2014: ”Sinkhole at National Corvette Museum Swallows Eight Historic Vettes”
Via Reddit, an extraordinary video taken not long before the Berlin Wall came down (and more evidence, as if any were needed, that the Wall was meant to keep people in, not out).
A Redditor responds: “I grew up in Slovakia, just on the border with Austria (I can see Austria from my window). At that time it was the Iron Curtain, the most protected border in the country, with all-day armed patrols. Just getting close to the border could get you in serious troubles. Getting a permit to visit Austria was insanely hard…Some 30 years later I’m able to do my day-to-day shoping in Austria, crossing the border without any kind check, without any kind of passport, using the same currency….Blows my mind every time.”
[Originally posted to Blogcritics.org]
Released ten months after his death, The Jungle Book was the last feature-length animated film produced under the tutelage of Walt Disney. I suspect he was more than satisfied with the result. Finally available on Blu-ray February 11, The Jungle Book doesn’t quite rank with Disney’s greatest masterpieces, but it’s still tremendously entertaining.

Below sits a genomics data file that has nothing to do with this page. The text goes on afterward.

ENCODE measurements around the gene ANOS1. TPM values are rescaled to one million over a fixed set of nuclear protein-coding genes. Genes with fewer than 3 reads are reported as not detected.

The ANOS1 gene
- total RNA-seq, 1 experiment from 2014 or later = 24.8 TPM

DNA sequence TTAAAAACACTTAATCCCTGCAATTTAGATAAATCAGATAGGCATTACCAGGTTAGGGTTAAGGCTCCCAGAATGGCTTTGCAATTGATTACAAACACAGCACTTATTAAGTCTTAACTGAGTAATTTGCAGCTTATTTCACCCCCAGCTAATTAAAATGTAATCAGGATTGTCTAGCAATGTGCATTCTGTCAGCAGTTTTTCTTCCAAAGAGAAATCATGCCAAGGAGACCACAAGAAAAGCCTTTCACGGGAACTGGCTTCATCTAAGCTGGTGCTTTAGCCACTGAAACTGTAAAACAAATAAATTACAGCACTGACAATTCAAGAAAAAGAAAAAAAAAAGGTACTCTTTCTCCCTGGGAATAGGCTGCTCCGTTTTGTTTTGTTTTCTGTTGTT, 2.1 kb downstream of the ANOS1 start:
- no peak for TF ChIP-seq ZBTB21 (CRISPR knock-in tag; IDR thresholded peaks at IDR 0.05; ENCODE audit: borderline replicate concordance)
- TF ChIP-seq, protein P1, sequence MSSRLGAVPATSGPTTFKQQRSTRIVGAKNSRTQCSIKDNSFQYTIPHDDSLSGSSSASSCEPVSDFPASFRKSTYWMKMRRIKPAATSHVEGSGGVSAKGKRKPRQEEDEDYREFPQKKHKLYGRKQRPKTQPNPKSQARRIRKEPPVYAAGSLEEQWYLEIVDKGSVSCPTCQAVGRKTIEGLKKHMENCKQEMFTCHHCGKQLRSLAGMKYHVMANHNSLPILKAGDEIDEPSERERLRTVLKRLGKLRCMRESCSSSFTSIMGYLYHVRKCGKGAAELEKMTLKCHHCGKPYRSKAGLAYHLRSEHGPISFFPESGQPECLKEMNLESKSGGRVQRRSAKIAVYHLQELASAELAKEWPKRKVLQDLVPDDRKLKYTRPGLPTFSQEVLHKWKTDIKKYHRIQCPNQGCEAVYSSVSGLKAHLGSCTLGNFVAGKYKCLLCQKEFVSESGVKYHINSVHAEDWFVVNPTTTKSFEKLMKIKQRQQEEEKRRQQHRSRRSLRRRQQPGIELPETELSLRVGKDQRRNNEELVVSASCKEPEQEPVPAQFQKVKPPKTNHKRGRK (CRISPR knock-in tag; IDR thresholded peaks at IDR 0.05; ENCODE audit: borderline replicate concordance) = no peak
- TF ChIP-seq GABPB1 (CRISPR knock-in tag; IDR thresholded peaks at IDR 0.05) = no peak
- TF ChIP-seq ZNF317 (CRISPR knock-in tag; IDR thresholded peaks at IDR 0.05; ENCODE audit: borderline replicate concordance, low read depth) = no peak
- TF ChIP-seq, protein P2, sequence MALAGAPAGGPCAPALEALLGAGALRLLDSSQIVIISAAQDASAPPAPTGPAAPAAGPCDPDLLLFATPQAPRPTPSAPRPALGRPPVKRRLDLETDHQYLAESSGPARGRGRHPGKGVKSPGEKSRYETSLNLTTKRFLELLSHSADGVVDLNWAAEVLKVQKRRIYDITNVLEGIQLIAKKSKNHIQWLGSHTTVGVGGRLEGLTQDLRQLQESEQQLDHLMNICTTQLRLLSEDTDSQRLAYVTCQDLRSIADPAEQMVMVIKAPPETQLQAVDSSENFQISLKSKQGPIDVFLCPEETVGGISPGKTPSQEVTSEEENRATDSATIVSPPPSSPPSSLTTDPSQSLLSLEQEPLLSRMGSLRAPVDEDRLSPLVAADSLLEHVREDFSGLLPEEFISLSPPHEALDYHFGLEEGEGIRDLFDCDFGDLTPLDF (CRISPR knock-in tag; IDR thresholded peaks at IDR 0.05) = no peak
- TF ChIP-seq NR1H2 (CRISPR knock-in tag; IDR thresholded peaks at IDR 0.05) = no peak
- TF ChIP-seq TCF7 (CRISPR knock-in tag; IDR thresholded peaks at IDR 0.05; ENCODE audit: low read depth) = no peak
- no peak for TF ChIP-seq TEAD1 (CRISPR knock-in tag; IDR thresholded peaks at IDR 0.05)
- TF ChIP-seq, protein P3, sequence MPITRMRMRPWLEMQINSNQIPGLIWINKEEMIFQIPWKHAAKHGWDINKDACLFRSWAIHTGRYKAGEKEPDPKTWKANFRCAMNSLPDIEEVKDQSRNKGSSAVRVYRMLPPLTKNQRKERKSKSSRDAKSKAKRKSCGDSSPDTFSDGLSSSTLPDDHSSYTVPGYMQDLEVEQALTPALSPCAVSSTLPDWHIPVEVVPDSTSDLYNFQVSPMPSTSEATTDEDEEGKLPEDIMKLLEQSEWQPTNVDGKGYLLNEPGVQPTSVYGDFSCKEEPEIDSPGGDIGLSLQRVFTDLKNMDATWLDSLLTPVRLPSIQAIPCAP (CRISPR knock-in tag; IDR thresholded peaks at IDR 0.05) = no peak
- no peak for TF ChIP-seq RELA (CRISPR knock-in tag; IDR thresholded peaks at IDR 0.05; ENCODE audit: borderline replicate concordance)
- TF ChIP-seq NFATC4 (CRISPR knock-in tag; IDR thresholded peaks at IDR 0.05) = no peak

Loosely based on Rudyard Kipling’s stories, The Jungle Book begins with Bagheera the panther finding a little “man-cub,” Mowgli, in the wreckage of a boating accident. He leaves the little guy with a family of wolves, who raise him as one of their own for ten years. By then, Mowgli feels at home amongst his animal friends, but trouble is brewing: the fierce tiger Shere Khan is back in the neighborhood, and the panthers decide that Bagheera must accompany his friend back to the “man-village.”
Mowgli has no interest in returning “where he belongs,” and resists at every turn, taking up with bumbling Baloo the Bear and King Louie of the apes. Bagheera tries to keep him on the path to his fellow humans, while fending off the devious python Kaa, who thinks Mowgli would make a tasty brunch.
Do I even have to tell you that Shere Khan eventually shows up, and is beaten – with the help of four decidedly Beatlesque vultures – in the nick of time? And that Mowgli finally warms to the idea of joining the man-village when he spies a lovely girl-cub gathering water?